Do you want to be on good terms with the government? Be a responsible citizen and you’ll get on just fine, the government working to your advantage. But if you’re breaking the rules right and left, watch out. The police aren’t there just to be admired in their uniforms. God also has an interest in keeping order, and he uses them to do it. That’s why you must live responsibly—not just to avoid punishment but also because it’s the right way to live.

That’s also why you pay taxes—so that an orderly way of life can be maintained. Fulfill your obligations as a citizen. Pay your taxes, pay your bills, respect your leaders. Romans 13:1-7 (MSG)

Be a responsible citizen. Fulfill our obligation. Vote.

Then be at peace, love our neighbors , and respect our leaders (whoever they may be).

The Struggle for Unity Among Many

The Israelites went up and wept before the Lord until evening, and they inquired of the Lord. They said, “Shall we go up again to fight against the Benjamites, our fellow Israelites?”
Judges 20:23 (NIV)

The violent gang rape that had taken place in the previous chapter of Judges now becomes national news and sparks corporate outrage. The other 11 tribes of Israel muster an army and demand that the perpetrators of the act be delivered up for justice. Their fellow countrymen from Benjamin refuse. The tribes of Israel find themselves on the brink of civil war.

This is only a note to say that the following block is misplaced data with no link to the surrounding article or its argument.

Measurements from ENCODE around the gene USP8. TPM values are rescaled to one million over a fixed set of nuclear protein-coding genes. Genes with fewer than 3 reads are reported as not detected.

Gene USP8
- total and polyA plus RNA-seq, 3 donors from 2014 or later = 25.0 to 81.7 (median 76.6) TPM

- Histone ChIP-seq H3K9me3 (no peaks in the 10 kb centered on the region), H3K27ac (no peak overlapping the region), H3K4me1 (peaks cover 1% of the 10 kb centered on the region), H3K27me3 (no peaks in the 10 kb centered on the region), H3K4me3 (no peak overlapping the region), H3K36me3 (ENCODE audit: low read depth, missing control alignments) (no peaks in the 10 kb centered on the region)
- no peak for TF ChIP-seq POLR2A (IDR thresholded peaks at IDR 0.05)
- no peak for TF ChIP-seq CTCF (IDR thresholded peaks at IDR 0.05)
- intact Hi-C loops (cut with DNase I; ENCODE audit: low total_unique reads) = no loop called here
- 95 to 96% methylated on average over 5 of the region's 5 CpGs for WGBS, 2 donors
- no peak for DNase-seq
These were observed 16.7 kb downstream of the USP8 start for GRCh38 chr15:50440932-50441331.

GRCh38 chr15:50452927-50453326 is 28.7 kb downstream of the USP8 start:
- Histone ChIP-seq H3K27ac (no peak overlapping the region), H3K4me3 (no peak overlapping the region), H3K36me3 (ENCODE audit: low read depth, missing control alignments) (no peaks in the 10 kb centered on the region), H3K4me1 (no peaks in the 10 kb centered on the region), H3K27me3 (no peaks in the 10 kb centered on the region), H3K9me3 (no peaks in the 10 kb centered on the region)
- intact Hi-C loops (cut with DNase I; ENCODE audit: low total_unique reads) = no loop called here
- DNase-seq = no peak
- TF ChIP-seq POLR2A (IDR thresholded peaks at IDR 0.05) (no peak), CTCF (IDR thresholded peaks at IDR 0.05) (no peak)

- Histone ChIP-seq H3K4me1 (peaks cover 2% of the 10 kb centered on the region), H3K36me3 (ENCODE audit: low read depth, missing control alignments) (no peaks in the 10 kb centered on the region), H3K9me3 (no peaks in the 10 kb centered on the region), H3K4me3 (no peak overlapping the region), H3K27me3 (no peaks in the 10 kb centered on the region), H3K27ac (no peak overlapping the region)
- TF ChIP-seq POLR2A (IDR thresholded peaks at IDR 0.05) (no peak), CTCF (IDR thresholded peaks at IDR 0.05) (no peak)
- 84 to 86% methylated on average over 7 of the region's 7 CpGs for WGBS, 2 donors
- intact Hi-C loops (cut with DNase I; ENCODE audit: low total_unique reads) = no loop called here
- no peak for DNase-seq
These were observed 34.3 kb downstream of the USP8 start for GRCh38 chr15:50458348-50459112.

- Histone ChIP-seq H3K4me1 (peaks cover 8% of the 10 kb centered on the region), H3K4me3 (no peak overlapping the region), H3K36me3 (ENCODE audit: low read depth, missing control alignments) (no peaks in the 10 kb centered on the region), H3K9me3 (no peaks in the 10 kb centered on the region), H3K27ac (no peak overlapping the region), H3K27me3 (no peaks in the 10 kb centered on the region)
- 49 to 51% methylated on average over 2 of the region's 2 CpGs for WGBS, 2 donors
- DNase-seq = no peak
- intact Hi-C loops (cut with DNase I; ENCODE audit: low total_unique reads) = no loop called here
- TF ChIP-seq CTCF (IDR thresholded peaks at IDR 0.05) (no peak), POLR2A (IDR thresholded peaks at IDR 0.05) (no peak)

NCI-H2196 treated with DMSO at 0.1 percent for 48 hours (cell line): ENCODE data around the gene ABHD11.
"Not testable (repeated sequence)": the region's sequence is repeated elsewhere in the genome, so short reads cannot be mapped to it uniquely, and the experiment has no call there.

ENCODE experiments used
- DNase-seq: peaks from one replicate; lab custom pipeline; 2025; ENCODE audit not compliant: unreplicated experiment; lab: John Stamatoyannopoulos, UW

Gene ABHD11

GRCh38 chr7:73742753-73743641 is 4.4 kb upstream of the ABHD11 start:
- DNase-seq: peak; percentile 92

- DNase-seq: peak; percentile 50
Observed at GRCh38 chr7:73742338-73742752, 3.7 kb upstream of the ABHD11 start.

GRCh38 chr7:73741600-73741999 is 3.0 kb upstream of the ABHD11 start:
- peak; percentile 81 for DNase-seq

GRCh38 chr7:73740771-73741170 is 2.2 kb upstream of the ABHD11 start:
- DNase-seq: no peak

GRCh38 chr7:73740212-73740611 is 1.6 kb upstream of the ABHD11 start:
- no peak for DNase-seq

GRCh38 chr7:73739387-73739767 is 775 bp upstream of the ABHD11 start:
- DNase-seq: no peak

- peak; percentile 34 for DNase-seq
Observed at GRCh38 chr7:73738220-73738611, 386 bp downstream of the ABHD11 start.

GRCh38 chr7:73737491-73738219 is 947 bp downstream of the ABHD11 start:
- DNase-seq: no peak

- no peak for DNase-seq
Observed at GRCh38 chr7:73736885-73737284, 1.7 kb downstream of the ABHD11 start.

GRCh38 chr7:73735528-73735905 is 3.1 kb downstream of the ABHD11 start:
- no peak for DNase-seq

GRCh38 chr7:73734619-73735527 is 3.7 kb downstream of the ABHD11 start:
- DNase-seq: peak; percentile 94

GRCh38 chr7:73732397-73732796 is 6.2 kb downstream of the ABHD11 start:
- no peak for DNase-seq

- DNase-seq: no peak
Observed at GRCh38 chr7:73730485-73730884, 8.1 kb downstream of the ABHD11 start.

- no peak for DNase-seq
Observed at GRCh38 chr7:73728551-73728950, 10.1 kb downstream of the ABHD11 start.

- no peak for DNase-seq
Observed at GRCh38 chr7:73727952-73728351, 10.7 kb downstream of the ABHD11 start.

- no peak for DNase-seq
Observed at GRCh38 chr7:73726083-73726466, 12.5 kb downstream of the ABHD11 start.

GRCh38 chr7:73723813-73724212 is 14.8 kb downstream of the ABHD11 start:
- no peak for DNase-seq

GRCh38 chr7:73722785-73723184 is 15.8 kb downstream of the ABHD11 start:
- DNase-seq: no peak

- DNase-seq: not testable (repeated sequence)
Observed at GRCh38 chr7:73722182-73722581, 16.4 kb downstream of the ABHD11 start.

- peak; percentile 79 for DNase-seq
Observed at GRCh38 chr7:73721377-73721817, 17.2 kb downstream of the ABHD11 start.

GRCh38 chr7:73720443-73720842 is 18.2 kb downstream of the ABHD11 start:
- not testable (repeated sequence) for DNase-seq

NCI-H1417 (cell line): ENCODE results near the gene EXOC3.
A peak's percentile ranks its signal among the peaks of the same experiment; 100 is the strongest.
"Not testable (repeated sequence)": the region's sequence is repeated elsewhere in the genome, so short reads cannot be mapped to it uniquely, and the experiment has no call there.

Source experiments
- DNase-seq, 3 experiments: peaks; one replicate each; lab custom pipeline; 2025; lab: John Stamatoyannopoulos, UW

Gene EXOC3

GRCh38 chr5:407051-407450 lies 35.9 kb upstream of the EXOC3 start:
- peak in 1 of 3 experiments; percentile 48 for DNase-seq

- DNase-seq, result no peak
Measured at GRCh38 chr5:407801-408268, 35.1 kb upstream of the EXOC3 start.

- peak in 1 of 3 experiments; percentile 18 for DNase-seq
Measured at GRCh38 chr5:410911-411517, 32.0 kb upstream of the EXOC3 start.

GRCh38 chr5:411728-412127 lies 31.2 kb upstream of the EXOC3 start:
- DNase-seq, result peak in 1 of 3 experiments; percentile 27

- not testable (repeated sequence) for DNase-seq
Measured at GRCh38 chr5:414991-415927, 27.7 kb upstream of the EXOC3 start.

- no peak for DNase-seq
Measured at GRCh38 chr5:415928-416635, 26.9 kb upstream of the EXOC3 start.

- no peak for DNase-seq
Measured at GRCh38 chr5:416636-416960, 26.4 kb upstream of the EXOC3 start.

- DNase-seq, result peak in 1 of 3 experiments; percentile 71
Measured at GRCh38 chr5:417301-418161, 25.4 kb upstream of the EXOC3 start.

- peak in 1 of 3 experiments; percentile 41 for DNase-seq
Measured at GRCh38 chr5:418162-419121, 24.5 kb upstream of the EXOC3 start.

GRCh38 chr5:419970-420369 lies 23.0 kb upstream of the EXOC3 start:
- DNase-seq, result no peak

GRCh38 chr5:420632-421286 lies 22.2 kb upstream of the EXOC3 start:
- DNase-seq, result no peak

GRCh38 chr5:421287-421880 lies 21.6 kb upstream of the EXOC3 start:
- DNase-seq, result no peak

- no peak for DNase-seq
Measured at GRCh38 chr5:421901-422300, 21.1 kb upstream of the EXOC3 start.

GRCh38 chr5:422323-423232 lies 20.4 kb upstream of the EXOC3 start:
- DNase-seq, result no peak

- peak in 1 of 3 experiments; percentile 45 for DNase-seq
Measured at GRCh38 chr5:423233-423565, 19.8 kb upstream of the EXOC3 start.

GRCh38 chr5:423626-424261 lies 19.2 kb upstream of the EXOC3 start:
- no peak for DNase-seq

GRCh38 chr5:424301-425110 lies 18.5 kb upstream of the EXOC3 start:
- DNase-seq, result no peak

This morning as I read of the events described I thought of our own civil war here in the United States. I thought about the name itself: “United States.” Many smaller states united as one. It was not unlike the 12 tribes of Israel, spread out and occupying their own geographic territory, but with no strong central government to bring unity. In Ken Burns’ classic documentary of the American Civil War it is explained that, prior to the war, it was common to say “the United States are” (plural). After the war, we began to say “the United States is” (singular). As the end of the book of Judges, the nation of Israel is having a similar experience.

Today, I’m thinking about the need we have as humans in society for strong central leadership and authority. Without it, smaller societal groups with strong identity and disparate ideas quickly fall into conflict that can turn divisive, violent, and deadly. We need law, order, and the freedom to express our ideas. We need a system that allows for reasonable exchange and compromise.

Without it, things get ugly.

Checks and Balances. Nice Try.

Diagram of US Federal Government and American ...
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Chapter-a-Day Psalm 53

But no, all have turned away;
    all have become corrupt.
No one does good,
    not a single one!
Psalm 53:3 (NLT)